This crossover might be more practical than fun, but Kevin Hackett finds it surprisingly versatile.
Road Test: Honda's CR-V can do more than the school run
Crossover. It's a word that has become part of the motoring lexicon in recent years and Honda almost started it, only being pipped to the post by Toyota with its funky little RAV4 back in 1994. Basically a halfway house between a full-blown SUV and a normal saloon car, a crossover offers space, practicality and reasonable fuel economy to motorists more interested in getting the kids to school in comfort than setting lap records at the Nürburgring. And Honda's crossover, the CR-V, has always been one of the very best.
Launched a year after the RAV4, like the Toyota it was available in both front and rear-wheel drive, but it was always a bit more conservative in appearance and nature, appealing more to mature drivers than those who'd just passed their driving test. With the new, fourth generation CR-V, Honda is hoping to change that. The company caused a stir at the beginning of this year by resurrecting Ferris Bueller in an excruciating homage of an advertisement, shown during America's Super Bowl. It didn't work. Nobody drives a CR-V because they really want to, they drive one because they have to. So reasoned Honda's critics and, I have to admit, they were right.
The CR-V is never going to tick the right boxes for me. I have a wife but no young children and no pets. Cars like this serve a purpose, I have to remind myself, and while my own father thought it entirely suitable to use a Triumph TR6 as everyday transport for me, my two brothers and both my bonkers parents, today's family heads thankfully take a more sensible approach. That TR6 might have been the most ridiculous family car of all time but it did do one thing (apart from constantly break down): it fired my imagination and got me interested in cars from a young age. I doubt any current Honda would do that for a young boy.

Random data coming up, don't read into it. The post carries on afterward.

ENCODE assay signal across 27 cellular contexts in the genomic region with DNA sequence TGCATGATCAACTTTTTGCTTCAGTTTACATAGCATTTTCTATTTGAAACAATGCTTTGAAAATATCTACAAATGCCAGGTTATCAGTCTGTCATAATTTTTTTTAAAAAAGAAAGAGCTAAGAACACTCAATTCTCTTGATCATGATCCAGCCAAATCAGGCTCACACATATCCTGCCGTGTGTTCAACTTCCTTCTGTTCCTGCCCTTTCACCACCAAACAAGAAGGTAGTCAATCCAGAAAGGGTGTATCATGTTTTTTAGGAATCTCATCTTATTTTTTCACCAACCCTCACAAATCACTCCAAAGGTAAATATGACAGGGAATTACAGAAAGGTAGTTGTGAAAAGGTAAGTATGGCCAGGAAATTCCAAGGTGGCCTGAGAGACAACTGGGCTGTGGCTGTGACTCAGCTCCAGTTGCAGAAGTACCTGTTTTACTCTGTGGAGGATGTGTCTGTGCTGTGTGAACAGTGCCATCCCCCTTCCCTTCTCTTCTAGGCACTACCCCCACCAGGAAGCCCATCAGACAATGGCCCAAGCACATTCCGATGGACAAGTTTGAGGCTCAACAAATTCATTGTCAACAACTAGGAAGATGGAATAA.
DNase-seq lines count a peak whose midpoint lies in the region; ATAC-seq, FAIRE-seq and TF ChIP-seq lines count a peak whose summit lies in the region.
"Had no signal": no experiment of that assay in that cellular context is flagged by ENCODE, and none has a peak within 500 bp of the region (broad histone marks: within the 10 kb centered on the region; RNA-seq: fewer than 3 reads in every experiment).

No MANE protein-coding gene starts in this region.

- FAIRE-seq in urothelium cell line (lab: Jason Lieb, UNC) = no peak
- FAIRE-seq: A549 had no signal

This car, however, is really quite good. That might come across as damning with faint praise, but I've been pleasantly surprised by it and, while I don't envisage ever being in the market for one myself, I'd respect anyone for choosing it as their family workhorse. I didn't get to drive any of the previous three generations but I do know people that have experienced them and they all tell me that each new one is substantially better than the last. I have no reason to doubt them.
The engine is a 2.4L four-cylinder affair, coupled to a five-speed automatic box. The Honda weighs 1,545kg and that motor does a fine job of shifting the mass. Performance isn't electrifying, obviously, but it feels way more alive than the VW Passat I tested last week. It's also four-wheel drive, making for decent, confidence-inspiring cornering (it's front-biased and feeds torque to the rear wheels as and when required) and, should you end up venturing off road, at least you have a better than average chance of avoiding getting stuck.
It's spacious enough for five adults to travel in comfort and, while the cabin could be described as a bit on the dull side, all the plastics look and feel high quality. The instrument cluster, like those found in other Hondas, looks cool enough to get the kids excited, especially at night when the large, central speedo does a fine impression of floating above its surroundings.
Outside it's a bit Volvo-esque, with those over stylised, vertical rear lamp clusters, and the overall design is rather awkward to my eyes. It's not offensive but it's fairly anonymous and, if you missed that H badge, you'd be wondering if it was a Kia, Hyundai or something else. It also looks tougher than it really is, as if it would make an ideal tool for bashing those dunes at the weekend. Best not even think about that - this is an urban vehicle through and through. The huge tailgate, when lifted, reveals a sizeable amount of luggage space, especially if you fold down the rear seats. With one pull of a lever inside the cargo area, both seats fold completely flat, perfect for outings to certain Swedish furniture stores.
On the road the CR-V is serenely quiet, with its slippery shape helping to keep wind noise to a minimum, and the comfort levels it offers occupants is quite exemplary. The electric steering can feel a bit lifeless at times but there's little else to complain about - it's a fine way to travel and, because it's so refined, I feel totally unhurried and, as a result, far less stressed during the mad commute home.
All in all, the new CR-V is a brilliant compromise between saloon car and SUV - which, of course, is what a crossover is supposed to be. It still won't appeal to young buyers but that doesn't mean it's a car for those who have given up on life. And the best bit is, being a Honda, it won't break down and should provide safe, comfortable transport for you and yours for many years to come.